iptablesCommands        '10030' ''  ${SECURE_PORT}  ;       ## NEW base #123
iptablesCommands        '10031' ''  ${SECURE_PORT}  ;       ## 143 NEW STATION

This script simply establishes a function, then passes it a series of parameters.


To get the script to run at bootup, this line was entered into crontab:

@reboot  ( sleep 15  ;  bash -vx  /home/pi/iptablesSetup.bsh  )   > /home/pi/iptablesSetup.bsh.log 2>&1

Why the need to pause during startup? Good question, and I have no answer. But otherwise, the iptables would all be reset. Perhaps its a timing issue, but I decided not to investigate and further.

Next, I wanted the Apache web server running so I could put all these port references somewhere as a convenient link. The /etc/apache2/ports.conf file had to be modified. The line:

Listen 80

was changed to

Listen 8080

Then it was just a matter of editing /var/www/html/index.html and adding the necessary links.

This Raspberry-Pi unit needs to have its own a static IP:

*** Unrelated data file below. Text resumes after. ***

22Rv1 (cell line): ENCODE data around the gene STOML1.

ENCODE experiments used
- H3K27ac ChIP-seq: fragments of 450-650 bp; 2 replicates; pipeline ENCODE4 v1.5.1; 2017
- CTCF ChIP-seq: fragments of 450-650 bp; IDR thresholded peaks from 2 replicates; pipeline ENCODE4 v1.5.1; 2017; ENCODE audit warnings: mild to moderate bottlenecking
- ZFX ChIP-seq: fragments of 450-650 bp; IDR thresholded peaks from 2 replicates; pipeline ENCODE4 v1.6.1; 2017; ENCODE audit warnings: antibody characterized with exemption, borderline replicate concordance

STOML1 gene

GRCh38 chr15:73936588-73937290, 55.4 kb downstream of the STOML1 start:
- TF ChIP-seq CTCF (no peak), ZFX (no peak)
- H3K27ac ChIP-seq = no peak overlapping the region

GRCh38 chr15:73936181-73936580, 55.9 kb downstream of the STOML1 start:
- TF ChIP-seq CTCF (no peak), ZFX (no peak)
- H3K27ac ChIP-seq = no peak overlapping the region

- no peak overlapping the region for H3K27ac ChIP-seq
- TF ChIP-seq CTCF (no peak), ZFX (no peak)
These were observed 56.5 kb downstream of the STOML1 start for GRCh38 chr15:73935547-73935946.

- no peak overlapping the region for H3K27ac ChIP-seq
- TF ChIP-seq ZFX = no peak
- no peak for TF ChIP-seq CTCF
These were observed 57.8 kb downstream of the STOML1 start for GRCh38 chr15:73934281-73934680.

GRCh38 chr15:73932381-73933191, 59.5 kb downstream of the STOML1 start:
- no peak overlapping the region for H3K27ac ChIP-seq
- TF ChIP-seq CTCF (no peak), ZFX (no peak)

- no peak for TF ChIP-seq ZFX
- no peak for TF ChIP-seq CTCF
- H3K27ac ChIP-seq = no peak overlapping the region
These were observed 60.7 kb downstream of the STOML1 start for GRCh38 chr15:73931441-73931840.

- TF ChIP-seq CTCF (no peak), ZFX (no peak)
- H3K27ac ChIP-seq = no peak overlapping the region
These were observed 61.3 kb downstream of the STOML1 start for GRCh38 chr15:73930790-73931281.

sudo  ifconfig  eth0   netmask  up  ;

Finally, all the referenced ports must be entered into the modem-router using the “port-forward”. This was simply a matter of redirecting all incoming traffic from ports 8080, 10020-10050 to the Raspberry-Pi device at


Then I selected a domain name through, and created a sub-domain, and referenced the modem-router IP number. Note that this IP number is not permanently assigned to me, but my DSL service has not changed it in two years.

Now all the devices are all accessible remotely. Please feel free to leave comments with suggestions and improvements.

Further reading:

Raspberry Pi 4 Kit - Unboxing and Building

Raspberry Pi 4 on the Raspberry Pi 4 - Computerphile

I created a home IoT setup with AWS, Raspberry Pi

Benchmarking the Raspberry Pi 4

Creating a Rogue Wi-Fi Access Point using a Raspberry Pi

Building a Smart Garden With Raspberry Pi 3B+

How To Serve Node.js Applications with Nginx on a Raspberry

Creating a Rogue Wi-Fi Access Point using a Raspberry Pi

Creating a Rogue Wi-Fi Access Point using a Raspberry Pi

Creating a Rogue Wi-Fi Access Point using a Raspberry Pi .Having access to internet anywhere and everywhere became _essential_ in our day to day. In the short span of a couple of years, we went from internet being considered a luxury (specially on the go, i.e. mobile) to a everyday commodity.

WiFi became part of our everyday vocabulary, yet, it’s inner workings are still a mistery to many. According with a survey by Symantec, 87% of U.S. consumers have used the readily available public WiFi to connect to the internet (cafes, airports, hotels, etc). Also, 60% of the consumers think their information is safe when using public internet.